Wednesday, March 30, 2011

Red Hands, Red Feet, Warm Heart


For greater clarification of this blog entry, we recommend clicking onto Brodi’s blog link of March 28th

We got back from Disneyland last week, and we have needed to make some adjustments.  We lost an hour when we moved our clocks forward to accommodate daylight savings time.  It’s getting late early these days.  Morning always arrives sooner to Utah than it does to California.  My body is still running on Disney Standard Time, and showing up late to Utah deadlines seems to offend punctual attendees who do not consider obscene mouse ears on the head a legitimate excuse for tardiness.

Also, since our return, there is a shocking lack of amusement park rides to occupy our time.  No, the roller coaster doesn’t count.  And there are no diminutive Disney characters to cushion every trauma and “cute” us into projectile puking.  Unless, of course, you count our six rather adorable (not to mention gifted) little Yetis that are permanent members of the Ashton tribe. We wouldn’t trade them for all the French fries at the Goofy pavilion. 

Dennis managed the rigorous park-hopping quite admirably, assisted by a robust determination, caffeine, and a speedy wheelchair loaded with giddy grandkids.  

The “wheelchair set” receive privileged ride passes that allowed us to opt out of  waiting in long lines, which was quite an advantage considering how impatient five- and eight-year-olds can be.  To access compromising photos, click on to Brodi’s link.  She posted pictures that I’m genetically impaired to include.  They’re pretty impressive.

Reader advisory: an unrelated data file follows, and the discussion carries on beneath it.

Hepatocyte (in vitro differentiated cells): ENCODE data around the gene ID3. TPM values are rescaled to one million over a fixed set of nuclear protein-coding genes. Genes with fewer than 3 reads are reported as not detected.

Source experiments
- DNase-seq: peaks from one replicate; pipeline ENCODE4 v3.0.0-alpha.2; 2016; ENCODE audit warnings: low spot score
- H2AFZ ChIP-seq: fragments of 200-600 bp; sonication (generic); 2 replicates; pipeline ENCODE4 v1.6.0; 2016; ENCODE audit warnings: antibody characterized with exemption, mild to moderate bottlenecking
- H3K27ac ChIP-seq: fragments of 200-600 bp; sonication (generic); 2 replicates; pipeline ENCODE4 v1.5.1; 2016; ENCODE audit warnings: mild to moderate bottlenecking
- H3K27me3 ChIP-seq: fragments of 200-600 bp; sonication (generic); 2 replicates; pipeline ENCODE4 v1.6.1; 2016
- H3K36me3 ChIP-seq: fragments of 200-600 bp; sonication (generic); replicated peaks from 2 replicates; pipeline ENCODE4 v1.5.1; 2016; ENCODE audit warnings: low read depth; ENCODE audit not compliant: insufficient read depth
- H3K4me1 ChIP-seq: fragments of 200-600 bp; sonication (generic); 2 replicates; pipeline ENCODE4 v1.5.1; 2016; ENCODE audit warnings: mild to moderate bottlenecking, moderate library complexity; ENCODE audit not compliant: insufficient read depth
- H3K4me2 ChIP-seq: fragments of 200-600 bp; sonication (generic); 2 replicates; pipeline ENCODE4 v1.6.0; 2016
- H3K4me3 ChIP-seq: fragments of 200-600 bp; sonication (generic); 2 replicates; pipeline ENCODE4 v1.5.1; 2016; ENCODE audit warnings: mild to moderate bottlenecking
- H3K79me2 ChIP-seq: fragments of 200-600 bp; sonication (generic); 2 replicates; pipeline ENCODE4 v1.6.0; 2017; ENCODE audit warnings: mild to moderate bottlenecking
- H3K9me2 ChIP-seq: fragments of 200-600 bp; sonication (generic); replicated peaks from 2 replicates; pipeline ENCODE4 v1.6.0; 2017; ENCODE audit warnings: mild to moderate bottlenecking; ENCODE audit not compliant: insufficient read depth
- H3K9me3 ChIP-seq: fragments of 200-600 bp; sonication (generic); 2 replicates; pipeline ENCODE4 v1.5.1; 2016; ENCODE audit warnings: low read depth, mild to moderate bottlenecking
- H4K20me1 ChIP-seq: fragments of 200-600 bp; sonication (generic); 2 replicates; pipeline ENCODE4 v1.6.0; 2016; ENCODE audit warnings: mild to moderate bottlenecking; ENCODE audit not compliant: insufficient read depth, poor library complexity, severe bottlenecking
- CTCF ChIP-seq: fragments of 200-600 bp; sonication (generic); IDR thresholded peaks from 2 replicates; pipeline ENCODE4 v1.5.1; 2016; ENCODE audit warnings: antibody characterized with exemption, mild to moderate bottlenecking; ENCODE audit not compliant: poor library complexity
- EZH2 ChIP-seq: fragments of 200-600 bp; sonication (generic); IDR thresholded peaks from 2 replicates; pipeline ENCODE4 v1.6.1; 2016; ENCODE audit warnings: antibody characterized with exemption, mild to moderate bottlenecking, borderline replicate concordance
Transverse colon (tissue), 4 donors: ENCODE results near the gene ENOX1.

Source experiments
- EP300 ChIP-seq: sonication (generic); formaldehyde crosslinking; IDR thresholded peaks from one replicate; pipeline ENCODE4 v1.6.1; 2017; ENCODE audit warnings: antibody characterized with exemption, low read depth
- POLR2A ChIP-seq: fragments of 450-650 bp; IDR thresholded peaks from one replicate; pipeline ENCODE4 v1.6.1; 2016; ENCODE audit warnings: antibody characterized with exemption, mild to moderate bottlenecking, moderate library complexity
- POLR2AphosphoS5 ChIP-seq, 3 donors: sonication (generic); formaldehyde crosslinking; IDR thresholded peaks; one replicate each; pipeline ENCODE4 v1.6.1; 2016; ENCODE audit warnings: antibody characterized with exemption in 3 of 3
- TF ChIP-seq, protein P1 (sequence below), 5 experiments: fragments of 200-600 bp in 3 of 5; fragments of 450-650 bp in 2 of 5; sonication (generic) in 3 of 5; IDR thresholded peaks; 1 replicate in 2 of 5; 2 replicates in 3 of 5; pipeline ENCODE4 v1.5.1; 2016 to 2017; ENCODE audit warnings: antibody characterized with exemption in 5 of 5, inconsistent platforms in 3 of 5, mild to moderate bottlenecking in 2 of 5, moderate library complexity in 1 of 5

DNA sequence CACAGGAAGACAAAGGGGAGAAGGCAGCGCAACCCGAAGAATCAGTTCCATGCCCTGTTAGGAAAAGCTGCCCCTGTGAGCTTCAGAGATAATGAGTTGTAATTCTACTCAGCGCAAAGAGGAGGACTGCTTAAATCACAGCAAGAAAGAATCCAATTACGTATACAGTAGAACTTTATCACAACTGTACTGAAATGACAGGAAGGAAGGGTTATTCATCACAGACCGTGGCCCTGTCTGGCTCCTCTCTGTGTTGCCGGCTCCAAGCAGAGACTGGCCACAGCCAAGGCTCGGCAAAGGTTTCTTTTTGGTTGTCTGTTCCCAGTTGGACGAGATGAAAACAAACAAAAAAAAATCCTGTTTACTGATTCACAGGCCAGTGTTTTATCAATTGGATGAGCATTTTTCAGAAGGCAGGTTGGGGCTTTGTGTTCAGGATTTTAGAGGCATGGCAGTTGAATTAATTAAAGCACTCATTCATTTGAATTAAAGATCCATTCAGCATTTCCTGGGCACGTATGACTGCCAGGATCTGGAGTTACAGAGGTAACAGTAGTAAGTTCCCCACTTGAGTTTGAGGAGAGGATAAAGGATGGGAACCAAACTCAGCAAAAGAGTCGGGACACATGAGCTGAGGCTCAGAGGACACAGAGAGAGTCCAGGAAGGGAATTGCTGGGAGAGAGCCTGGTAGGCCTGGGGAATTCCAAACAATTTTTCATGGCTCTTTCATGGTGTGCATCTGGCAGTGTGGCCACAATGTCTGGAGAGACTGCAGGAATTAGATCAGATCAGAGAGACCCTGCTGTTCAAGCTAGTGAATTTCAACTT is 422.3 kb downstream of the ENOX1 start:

After settling back into our routine, we did our regular Huntsman run, in hopes of getting the weekly infusion of gemcitabene.  Since BYU’s amazing March Madness run, Dennis now refers to the potent chemo as “Jimmer-citabene.” Roger that!

Now, here’s the good news.  All his numbers were up – even his weight!  Oh yeah!  In fact, he actually had a “muffin top.”  That’s a noun that refers to the overhang around the mid-section created by pants that are a little too tight around the waist.  Actually, the last time Dennis managed a muffin top, he did it with a corset and pocket lint.  We were so proud, we paraded him around the infusion room like some kind of exhibitionist with a fetish for corpulence to the oohs and aahs of our fellow infusees.  A muffin top is the ultimate fashion accessory.  I’ve worn one for years - without the corset and lint. 

Unfortunately, over the last few days, the muffin top has disappeared, and he has resumed the contour of an unleavened breadstick. We thought we understood the concept of weight management.  Calories in and calories out, these are the basic components.  We’ve definitely mastered the concept of long-term weight-loss success. But hey, that’s OK.  We like bread sticks.  Pretzels are us. They’re unencumbered by contour.  Besides, we know that greatest change comes at the edges and works its way in to the center.  Dennis’ hands and feet are red, tender and swollen. This condition adds to his over-all illusion of bulk.  We know the chemo is a weapon of mass destruction, and there is obviously massive destruction going on with the cancer.  We can deal with side effects.  This is so good.

So many expressions of love, support and optimism have been sent, which warms our hearts and fuels our determination.  We are immensely grateful.  Some of our most inspirational expressions have come from our daughters.  Again, I defer to Brodi’s blog link.  It will be fairly obvious why she is such a compelling author, and an invaluable warrior in the battle we are waging.  We could not read her entry unmoved.

1 comment:

Laura said...

Wow- we are really pulling for you Dr. Ashton :) It sounds like you have the best support system one could ask for, in your family.